Reflections on Hotel Rwanda

July 10, 2006 | By | 2 Replies More

I haven’t seen Hotel Rwanda.  I actually rented the movie, and my husband and I started to watch it, but we had to stop.  We knew what was going to happen, and we didn’t want to see it:  we would have known what was going to happen even if we hadn’t had advance knowledge of the story.  He and I know all about Africa.  Personally, I am too broken-hearted about what is happening there to watch it played out on a 42-inch plasma TV screen.

It’s not just happening in Rwanda.  We only hear about Ruanda more often now because this particular story has given that region a voice. 

The stories are endless, one more chilling than the next.  In South Africa, gangs of black youths who suspect an individual of not being “one of them” inflict horrible death.  And they do not reserve the torture for adults.  Children are not immune.  One favorite form of execution involves soaking a tire in gasoline, placing the tire around the neck of the bound victim, and setting it alight.  I repeat, this is done to children as well as adults.  It is done to blacks by blacks, and the rationale behind the brutality is obscure.  Sometimes it is tribal – amaZulu against any black not Zulu – sometimes there is a loosely formulated political agenda.  Sometimes it is simply a case of bloodlust.

This is no urban myth.  We have witnessed something like it personally.  On our last trip to South Africa in 1996, two years after apartheid’s end and the beginning of Nelson Mandela’s presidency, we spent our first few days in Pretoria, 36 miles from Johannesburg. (Johannesburg was, at that time, the murder capital of the world, recording an average of 67 violent deaths each day.)  On our second or third night in Pretoria, we were in our very nice second floor hotel room when we heard commotion on the street below.  What we saw was a black man surrounded by a taunting circle of other black men, the man under attack calling for his mother.  It was clear he was about to be killed, so we contacted the front desk, manned by an integrated staff.  We were told the police would not come – there was nothing to be done.  Of course, we did not need to be told not to intervene.  I lay on the bed and blocked the sounds of the street out as best I could.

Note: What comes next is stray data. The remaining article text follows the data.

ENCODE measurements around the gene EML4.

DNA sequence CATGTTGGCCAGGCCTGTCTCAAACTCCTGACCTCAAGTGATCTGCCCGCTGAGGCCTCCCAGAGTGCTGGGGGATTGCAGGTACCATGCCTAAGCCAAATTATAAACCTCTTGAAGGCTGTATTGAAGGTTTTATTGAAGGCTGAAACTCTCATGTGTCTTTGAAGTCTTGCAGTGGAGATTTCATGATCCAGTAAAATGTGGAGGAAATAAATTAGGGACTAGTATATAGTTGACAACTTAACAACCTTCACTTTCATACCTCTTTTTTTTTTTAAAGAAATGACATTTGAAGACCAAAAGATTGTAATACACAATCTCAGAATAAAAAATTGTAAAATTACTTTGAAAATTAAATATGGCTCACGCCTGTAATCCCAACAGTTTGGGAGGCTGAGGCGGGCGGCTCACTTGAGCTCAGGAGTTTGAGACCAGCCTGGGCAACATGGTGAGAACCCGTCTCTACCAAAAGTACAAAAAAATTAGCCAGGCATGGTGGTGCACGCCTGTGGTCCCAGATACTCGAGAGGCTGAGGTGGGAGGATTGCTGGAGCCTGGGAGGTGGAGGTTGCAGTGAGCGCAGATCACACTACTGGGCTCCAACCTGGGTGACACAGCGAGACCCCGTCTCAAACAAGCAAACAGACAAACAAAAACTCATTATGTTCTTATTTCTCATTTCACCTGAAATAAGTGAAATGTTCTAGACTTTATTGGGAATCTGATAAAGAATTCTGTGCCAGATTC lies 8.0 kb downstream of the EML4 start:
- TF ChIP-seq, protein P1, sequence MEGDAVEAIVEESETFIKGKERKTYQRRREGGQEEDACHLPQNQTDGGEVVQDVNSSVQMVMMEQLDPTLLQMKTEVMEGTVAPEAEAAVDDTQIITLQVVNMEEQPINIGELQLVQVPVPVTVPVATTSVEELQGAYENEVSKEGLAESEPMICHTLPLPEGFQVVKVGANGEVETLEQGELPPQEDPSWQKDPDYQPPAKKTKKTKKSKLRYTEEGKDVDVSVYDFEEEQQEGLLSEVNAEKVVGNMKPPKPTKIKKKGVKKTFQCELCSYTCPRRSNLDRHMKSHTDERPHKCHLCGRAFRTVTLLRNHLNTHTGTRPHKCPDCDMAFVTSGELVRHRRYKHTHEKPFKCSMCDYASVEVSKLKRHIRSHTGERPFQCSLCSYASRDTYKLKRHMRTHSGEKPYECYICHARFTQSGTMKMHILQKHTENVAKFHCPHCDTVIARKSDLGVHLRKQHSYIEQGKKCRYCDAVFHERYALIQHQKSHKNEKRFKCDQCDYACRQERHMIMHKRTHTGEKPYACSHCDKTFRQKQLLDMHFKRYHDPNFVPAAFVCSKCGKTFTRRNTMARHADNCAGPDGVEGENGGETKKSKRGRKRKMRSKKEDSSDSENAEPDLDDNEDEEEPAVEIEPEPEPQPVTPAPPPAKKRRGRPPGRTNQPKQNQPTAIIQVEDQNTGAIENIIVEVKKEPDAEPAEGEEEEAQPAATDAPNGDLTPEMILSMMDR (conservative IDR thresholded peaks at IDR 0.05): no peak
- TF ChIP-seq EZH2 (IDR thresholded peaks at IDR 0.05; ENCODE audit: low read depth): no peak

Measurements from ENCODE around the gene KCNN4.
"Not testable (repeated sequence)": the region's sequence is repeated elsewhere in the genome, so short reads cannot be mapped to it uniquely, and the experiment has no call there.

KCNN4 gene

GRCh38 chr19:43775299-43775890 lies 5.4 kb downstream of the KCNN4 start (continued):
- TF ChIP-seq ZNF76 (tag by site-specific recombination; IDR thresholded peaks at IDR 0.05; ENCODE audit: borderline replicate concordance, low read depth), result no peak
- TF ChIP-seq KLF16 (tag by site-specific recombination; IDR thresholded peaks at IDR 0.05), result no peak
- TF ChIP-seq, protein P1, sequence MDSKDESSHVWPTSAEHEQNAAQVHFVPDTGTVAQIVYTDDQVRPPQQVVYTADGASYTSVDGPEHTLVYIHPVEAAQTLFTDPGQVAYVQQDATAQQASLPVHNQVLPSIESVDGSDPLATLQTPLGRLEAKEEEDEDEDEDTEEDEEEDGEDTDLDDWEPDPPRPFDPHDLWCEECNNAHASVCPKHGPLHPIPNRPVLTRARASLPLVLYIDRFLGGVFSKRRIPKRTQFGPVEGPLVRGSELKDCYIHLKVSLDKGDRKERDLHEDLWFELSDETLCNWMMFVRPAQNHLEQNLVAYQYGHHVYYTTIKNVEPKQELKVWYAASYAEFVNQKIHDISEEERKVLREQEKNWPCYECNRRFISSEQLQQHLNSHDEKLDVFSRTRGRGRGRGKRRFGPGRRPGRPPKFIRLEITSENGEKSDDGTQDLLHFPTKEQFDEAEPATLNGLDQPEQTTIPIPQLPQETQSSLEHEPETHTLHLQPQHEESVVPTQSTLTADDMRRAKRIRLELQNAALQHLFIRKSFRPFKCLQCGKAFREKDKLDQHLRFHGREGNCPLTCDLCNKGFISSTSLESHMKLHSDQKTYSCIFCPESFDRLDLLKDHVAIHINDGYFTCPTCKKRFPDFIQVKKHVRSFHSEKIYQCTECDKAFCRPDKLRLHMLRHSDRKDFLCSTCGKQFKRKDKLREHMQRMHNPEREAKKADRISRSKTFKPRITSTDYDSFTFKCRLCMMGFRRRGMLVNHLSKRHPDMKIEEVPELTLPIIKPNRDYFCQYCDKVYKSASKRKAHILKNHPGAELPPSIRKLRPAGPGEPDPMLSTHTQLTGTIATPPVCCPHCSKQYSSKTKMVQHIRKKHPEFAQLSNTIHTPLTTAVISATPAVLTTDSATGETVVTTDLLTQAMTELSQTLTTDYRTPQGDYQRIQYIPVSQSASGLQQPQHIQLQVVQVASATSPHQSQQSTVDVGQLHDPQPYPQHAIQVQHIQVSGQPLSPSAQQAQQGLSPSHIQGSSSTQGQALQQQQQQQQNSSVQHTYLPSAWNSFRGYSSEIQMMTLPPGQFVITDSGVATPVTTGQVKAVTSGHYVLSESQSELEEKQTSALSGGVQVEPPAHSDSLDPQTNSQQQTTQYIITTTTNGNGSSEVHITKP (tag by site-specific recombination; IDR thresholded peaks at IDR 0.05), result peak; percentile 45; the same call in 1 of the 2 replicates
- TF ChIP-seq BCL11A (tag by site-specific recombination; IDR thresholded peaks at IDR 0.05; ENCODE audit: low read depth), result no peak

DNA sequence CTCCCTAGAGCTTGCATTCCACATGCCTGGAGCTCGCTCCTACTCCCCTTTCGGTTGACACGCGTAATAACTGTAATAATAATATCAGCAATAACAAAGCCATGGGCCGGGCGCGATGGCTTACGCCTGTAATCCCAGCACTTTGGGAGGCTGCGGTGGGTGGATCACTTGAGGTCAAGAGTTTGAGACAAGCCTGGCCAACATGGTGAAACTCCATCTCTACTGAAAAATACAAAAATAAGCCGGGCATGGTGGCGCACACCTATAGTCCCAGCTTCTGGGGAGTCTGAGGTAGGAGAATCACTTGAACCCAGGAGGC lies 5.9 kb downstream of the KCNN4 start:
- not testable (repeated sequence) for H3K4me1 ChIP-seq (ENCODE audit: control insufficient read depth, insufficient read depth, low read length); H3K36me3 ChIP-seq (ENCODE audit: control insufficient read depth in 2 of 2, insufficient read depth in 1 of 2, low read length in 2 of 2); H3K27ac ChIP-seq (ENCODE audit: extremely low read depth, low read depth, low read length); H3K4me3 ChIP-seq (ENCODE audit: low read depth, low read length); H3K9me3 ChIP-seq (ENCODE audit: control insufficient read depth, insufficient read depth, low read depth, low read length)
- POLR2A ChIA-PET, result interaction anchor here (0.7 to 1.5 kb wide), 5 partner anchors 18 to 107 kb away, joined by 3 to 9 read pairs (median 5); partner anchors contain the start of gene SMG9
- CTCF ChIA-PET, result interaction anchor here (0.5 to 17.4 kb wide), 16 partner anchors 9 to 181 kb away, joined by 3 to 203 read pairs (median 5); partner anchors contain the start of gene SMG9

North of South Africa, in Mozambique, the Portuguese finally relinquished power in 1975.  During the following years, civil war raged as rival political factions vied for control of the country.  Rebel forces fought whatever Bantu political party tenuously held power.  Many of the rebel soldiers were children under the age of 12.  These children had no idea why they were fighting and killing and being killed.  They had not been recruited, they had been enslaved.  Rebel leaders would send their troops into villages where they would line the adults up.  All male village children big enough to hold a gun would be ordered to shoot the adults, their own parents amongst them.  Then these children would be told they would be protected by the rebels in return for their blind obedience and loyalty.  They would become soldiers, killing by day and serving as sex-slaves for the rebel leaders by night.

In Africa’s northern hemisphere, post-colonial conflict amongst Nigerians has created similar stories of child enslavement and brutality.  The fierce and brutal political struggles have created Diaspora, as Chinua Achebe’s fiction makes clear.  In the Congo, … but the litany is endless and the details so similar and wrenching as to become numbing.

I find myself isolated from most other white South Africans who have left the continent  because of my views on all this.  Like me, they say “What do you expect?”  But we mean different things by this.  They believe Africans have never been capable of ruling themselves.  They believe Africans lived in darkness before the white man colonized Africa, and that it was Europeans who brought order, enlightenment and discipline to the Dark Continent.  They believe the current horrors are inevitable now that the strong hand of the white man is no longer the whip hand.

I do not hold their views.  But what do we expect?

First, the European colonizers went into Africa and divided it up arbitrarily according to their own territorial designs.  Before colonization, there was no Belgian Congo, no Southern Rhodesia or Northern Rhodesia, no South Africa.  There were tribal territories.  What Europeans did was break down the indigenous people’s borders, forcing amaZulu to live with amaXhosa and Hutu to live with Tutsi, pitting one tribe against another.  While these are people of the same racial group, Bantu, they were bound to clash because of their cultural differences.  Although the amaZulu were a warrior tribe which conquered neighboring tribes and absorbed them, most tribes had learned to live, before the time of the white man, in an admittedly uneasy state of truce with each other, but they did not slaughter each other randomly, and they did not enslave and torture each other’s children.